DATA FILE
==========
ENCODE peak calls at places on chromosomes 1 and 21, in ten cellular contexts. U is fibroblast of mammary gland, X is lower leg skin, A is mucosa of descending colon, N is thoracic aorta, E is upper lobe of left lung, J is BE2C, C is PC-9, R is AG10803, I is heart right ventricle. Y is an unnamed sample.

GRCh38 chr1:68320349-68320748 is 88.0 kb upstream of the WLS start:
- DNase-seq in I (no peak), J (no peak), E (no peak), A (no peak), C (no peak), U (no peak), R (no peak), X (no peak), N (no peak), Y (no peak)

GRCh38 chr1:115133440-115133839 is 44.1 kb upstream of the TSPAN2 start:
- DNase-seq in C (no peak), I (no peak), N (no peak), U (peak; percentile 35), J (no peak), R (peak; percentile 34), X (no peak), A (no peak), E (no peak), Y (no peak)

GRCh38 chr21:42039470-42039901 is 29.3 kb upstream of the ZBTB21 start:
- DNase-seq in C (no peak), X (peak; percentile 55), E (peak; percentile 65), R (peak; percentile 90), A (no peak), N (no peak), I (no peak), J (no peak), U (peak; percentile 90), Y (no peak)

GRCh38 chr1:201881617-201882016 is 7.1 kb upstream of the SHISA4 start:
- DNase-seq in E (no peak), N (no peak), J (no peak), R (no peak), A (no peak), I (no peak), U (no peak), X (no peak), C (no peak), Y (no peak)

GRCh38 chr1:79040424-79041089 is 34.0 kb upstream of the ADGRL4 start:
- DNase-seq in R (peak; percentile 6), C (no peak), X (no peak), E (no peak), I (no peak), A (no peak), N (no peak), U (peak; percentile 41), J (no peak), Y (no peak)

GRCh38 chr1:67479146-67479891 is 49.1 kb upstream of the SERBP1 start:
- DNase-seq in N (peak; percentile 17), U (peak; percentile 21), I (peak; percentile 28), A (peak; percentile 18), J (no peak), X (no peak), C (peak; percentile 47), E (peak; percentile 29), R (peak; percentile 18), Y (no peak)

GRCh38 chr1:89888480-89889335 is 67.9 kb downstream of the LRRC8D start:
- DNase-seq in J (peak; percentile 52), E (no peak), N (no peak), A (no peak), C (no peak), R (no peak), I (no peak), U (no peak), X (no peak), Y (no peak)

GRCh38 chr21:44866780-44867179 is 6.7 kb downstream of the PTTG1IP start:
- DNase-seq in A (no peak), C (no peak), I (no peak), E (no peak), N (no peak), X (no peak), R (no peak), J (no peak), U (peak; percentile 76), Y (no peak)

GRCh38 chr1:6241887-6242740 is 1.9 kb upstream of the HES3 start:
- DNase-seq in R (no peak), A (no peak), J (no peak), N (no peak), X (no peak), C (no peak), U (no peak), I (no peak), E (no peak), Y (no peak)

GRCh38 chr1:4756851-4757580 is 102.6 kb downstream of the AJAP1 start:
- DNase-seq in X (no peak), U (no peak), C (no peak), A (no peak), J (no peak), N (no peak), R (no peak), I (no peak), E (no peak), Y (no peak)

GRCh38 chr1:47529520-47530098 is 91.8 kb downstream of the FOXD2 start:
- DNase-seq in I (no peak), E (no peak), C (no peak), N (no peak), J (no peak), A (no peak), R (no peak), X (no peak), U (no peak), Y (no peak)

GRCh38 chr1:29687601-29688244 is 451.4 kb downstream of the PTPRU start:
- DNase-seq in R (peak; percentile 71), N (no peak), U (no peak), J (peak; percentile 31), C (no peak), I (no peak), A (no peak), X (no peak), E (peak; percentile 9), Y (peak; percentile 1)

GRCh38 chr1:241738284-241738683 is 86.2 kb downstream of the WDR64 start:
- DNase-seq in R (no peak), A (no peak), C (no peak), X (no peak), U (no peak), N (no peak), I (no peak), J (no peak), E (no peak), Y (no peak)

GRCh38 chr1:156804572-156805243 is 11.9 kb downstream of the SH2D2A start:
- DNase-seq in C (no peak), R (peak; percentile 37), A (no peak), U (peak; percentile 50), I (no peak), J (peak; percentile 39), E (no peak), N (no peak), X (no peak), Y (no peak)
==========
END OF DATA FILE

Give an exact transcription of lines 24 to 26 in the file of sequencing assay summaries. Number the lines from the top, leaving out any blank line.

GRCh38 chr1:29687601-29688244 is 451.4 kb downstream of the PTPRU start:
- DNase-seq in R (peak; percentile 71), N (no peak), U (no peak), J (peak; percentile 31), C (no peak), I (no peak), A (no peak), X (no peak), E (peak; percentile 9), Y (peak; percentile 1)

GRCh38 chr1:241738284-241738683 is 86.2 kb downstream of the WDR64 start: